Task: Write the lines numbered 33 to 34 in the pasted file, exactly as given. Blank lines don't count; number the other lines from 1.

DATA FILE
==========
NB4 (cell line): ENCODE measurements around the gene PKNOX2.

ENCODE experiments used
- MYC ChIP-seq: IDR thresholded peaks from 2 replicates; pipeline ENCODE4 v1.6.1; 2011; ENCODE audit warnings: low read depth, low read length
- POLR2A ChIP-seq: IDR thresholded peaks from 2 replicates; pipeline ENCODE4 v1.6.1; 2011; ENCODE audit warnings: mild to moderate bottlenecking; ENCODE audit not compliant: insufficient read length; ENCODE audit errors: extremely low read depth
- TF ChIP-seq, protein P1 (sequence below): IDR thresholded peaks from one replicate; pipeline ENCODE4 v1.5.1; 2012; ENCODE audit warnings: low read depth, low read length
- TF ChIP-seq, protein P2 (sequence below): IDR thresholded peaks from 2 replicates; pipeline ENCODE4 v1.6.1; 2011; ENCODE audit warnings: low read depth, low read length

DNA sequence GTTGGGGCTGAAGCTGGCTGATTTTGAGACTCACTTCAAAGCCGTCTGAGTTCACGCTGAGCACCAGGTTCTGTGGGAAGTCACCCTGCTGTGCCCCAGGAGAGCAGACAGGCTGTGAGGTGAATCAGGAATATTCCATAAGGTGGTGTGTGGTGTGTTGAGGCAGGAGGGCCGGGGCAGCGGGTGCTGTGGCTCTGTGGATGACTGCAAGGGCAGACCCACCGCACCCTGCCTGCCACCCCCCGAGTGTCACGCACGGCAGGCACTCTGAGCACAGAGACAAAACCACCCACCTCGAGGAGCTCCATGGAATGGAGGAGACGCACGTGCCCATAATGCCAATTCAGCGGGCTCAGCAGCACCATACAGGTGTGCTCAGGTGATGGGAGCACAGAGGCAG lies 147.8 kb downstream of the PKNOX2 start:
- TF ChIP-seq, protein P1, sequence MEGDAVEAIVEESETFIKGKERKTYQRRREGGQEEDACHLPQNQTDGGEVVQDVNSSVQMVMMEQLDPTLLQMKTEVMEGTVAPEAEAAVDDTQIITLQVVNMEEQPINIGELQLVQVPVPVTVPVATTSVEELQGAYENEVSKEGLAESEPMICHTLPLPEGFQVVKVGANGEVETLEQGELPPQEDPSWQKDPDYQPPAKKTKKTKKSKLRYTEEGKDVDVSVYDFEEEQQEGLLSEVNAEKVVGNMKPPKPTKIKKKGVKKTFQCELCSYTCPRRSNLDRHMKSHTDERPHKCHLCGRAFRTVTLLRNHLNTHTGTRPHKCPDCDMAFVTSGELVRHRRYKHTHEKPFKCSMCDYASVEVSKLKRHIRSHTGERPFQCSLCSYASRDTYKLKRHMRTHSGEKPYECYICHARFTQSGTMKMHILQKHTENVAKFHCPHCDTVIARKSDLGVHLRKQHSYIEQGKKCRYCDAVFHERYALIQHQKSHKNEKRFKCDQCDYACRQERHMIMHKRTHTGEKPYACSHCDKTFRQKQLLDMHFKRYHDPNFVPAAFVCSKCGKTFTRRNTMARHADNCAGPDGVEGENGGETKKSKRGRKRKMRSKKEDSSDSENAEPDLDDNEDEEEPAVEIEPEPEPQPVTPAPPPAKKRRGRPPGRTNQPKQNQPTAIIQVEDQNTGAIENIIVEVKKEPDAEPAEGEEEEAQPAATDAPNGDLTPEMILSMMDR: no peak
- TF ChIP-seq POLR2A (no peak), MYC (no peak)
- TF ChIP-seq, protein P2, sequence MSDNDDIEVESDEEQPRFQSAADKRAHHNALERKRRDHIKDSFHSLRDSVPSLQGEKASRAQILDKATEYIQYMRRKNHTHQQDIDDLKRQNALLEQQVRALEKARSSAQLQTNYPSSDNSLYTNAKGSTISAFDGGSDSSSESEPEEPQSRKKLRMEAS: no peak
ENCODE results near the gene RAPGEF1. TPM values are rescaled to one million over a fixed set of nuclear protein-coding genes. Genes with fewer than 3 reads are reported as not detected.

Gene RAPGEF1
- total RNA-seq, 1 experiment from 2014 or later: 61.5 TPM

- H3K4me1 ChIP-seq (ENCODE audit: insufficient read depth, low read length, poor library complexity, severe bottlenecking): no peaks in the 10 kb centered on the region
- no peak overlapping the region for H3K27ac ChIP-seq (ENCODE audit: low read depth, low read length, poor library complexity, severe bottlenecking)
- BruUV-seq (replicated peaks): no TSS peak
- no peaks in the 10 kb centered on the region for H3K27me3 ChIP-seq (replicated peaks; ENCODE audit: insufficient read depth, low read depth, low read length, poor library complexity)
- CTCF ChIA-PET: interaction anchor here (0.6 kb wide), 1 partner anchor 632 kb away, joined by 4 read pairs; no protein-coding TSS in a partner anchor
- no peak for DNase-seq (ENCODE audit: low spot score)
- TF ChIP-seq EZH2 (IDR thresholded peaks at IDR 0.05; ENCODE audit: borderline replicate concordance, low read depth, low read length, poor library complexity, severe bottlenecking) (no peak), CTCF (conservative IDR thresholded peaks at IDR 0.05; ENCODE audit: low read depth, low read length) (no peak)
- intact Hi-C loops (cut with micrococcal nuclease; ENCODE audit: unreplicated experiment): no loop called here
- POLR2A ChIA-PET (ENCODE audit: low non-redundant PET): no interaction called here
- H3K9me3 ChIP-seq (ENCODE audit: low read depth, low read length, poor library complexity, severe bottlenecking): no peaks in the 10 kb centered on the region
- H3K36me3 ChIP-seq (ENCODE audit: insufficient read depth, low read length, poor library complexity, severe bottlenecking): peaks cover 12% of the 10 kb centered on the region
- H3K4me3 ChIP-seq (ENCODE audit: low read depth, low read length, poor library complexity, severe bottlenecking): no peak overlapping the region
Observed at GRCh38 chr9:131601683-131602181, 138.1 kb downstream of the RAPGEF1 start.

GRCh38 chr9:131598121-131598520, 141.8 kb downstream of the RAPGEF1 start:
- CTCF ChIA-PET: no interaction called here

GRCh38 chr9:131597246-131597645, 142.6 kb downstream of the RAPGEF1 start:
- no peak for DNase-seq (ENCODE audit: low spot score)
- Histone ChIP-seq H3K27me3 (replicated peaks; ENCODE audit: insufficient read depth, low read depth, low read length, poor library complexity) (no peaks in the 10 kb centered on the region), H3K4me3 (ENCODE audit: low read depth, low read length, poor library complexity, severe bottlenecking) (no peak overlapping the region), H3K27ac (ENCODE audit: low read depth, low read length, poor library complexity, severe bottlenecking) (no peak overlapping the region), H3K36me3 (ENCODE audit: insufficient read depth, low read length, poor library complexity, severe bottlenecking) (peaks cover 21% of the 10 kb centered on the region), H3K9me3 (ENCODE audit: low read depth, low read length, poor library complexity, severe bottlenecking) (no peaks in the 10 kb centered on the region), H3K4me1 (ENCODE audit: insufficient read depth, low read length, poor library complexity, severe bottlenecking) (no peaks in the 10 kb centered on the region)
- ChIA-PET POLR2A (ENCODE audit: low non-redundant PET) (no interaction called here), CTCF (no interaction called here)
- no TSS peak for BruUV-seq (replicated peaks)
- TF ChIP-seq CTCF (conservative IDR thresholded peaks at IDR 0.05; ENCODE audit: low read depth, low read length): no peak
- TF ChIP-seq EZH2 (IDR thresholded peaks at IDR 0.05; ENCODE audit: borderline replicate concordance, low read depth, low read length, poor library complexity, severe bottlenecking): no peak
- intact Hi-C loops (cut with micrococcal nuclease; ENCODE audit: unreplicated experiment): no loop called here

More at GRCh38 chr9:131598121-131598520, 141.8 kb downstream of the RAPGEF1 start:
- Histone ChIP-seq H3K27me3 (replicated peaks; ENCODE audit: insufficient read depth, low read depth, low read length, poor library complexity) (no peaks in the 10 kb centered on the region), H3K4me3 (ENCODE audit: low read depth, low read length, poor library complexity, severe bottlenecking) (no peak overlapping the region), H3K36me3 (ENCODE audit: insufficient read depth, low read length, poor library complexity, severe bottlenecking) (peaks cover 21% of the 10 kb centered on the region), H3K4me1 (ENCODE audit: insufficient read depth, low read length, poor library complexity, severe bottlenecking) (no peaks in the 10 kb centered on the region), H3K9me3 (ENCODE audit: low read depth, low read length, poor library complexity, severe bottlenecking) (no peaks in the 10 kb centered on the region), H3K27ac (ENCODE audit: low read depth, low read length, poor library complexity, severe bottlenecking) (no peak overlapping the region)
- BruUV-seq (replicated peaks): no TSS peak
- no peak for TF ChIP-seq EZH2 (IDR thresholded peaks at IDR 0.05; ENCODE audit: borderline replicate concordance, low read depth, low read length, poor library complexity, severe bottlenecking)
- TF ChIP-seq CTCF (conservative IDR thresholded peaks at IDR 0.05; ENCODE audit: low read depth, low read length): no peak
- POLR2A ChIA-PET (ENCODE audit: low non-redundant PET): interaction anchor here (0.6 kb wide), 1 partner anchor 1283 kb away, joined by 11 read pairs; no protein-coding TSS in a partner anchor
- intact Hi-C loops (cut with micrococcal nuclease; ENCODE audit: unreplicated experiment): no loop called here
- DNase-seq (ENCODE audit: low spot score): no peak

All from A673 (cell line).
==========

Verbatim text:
- no TSS peak for BruUV-seq (replicated peaks)
- TF ChIP-seq CTCF (conservative IDR thresholded peaks at IDR 0.05; ENCODE audit: low read depth, low read length): no peak